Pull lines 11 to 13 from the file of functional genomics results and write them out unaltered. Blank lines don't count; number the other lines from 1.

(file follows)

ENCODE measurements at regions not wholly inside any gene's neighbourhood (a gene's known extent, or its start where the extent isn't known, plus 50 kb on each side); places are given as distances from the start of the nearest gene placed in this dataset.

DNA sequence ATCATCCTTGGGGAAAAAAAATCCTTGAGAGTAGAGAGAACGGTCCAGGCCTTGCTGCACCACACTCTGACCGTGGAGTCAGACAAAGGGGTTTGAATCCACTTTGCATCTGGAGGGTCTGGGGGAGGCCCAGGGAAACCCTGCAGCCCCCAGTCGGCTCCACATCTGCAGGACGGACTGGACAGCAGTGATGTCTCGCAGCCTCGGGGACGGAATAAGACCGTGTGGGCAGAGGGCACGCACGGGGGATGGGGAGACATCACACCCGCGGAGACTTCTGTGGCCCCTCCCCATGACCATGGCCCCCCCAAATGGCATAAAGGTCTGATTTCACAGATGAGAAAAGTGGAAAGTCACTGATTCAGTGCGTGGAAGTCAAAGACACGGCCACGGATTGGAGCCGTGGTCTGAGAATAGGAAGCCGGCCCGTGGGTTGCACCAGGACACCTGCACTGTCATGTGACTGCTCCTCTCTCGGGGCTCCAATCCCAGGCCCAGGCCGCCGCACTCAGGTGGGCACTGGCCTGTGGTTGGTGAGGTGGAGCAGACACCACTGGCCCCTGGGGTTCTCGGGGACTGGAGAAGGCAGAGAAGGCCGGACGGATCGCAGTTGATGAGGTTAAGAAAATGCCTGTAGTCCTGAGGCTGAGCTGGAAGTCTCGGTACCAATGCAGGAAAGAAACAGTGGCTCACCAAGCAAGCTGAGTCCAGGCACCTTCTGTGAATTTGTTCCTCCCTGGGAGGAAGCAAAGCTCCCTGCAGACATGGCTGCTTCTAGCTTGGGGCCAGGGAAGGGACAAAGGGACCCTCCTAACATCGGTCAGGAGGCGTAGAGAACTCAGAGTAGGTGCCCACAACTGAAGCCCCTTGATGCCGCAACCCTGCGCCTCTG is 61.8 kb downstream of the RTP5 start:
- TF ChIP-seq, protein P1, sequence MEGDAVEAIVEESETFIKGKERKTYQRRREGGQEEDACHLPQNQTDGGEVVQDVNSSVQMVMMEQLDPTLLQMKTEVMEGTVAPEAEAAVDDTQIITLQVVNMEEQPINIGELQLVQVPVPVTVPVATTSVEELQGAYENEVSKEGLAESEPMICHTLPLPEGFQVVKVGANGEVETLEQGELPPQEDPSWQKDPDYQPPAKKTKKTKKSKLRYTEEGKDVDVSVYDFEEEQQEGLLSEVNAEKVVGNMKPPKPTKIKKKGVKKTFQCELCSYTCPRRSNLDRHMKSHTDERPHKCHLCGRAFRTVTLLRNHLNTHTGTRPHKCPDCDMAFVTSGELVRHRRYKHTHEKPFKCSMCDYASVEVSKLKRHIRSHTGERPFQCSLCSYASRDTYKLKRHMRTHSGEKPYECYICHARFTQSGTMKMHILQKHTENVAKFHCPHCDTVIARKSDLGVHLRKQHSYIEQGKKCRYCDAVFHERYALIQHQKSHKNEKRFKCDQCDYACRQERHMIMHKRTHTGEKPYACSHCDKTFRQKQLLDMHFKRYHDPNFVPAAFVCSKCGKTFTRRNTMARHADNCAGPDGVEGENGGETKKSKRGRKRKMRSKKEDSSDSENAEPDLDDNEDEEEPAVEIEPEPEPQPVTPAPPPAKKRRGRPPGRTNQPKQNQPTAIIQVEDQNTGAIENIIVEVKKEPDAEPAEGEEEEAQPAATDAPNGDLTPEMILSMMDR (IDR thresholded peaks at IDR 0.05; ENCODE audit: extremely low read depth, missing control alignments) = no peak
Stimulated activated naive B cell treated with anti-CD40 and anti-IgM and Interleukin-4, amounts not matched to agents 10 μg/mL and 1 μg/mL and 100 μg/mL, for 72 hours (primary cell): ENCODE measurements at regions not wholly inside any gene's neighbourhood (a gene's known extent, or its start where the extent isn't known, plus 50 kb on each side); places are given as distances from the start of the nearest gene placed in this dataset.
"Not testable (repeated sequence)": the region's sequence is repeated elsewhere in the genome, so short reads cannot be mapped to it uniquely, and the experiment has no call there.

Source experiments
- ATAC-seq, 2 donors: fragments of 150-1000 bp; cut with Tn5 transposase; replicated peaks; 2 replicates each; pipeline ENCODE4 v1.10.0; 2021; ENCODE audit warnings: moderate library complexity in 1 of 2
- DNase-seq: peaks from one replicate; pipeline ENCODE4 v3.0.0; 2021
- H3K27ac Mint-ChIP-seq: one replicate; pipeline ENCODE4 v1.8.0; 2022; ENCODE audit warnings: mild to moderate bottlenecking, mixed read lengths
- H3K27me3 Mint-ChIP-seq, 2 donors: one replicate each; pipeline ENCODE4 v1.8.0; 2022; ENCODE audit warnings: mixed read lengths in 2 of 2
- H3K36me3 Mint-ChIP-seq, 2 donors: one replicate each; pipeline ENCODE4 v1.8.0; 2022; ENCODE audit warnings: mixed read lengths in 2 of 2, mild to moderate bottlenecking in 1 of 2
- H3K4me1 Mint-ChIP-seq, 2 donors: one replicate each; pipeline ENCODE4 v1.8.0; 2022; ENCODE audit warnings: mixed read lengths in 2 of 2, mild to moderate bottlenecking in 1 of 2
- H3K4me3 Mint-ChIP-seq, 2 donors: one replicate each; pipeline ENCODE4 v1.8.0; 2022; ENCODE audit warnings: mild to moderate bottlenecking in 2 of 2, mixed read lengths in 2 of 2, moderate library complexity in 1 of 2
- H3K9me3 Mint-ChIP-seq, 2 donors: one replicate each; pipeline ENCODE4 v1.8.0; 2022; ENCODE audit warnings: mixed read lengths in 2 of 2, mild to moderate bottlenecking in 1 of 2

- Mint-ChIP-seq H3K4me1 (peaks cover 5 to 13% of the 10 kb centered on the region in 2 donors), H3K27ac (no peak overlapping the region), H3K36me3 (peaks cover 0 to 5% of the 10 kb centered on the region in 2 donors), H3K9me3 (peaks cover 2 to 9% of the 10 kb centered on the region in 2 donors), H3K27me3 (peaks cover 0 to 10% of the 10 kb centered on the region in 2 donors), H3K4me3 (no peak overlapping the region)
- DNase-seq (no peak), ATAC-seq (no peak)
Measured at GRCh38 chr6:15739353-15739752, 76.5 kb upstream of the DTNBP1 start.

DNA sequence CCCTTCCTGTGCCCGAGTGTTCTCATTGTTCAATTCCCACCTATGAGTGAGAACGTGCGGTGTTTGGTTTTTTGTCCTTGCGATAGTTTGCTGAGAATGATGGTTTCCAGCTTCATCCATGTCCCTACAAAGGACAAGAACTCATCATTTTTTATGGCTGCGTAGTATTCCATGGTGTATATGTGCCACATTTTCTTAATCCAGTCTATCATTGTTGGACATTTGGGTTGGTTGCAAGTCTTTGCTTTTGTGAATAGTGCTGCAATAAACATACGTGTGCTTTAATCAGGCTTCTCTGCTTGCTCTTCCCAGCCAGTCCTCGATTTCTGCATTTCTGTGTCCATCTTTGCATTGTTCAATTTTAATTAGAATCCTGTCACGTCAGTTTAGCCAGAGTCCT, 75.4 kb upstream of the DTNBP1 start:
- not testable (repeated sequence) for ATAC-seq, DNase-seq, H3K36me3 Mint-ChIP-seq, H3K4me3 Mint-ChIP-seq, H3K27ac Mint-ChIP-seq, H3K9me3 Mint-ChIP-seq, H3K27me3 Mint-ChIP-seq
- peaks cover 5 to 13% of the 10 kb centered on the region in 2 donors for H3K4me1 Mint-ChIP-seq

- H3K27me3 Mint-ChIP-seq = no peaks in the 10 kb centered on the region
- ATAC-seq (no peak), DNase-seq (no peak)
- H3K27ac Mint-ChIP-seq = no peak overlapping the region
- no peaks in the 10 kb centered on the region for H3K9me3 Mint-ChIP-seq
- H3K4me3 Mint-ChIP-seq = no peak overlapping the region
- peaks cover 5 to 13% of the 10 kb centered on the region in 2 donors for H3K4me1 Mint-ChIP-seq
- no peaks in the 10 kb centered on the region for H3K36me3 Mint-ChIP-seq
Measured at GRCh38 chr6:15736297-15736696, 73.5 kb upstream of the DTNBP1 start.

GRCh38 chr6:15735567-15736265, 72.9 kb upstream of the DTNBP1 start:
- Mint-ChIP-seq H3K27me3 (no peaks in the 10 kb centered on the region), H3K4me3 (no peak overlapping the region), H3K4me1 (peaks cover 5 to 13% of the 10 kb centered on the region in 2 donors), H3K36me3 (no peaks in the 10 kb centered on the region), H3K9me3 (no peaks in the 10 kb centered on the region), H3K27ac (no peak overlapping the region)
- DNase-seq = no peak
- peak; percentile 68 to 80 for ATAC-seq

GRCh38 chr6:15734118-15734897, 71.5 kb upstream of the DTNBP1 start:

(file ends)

- H3K36me3 Mint-ChIP-seq, 2 donors: one replicate each; pipeline ENCODE4 v1.8.0; 2022; ENCODE audit warnings: mixed read lengths in 2 of 2, mild to moderate bottlenecking in 1 of 2
- H3K4me1 Mint-ChIP-seq, 2 donors: one replicate each; pipeline ENCODE4 v1.8.0; 2022; ENCODE audit warnings: mixed read lengths in 2 of 2, mild to moderate bottlenecking in 1 of 2
- H3K4me3 Mint-ChIP-seq, 2 donors: one replicate each; pipeline ENCODE4 v1.8.0; 2022; ENCODE audit warnings: mild to moderate bottlenecking in 2 of 2, mixed read lengths in 2 of 2, moderate library complexity in 1 of 2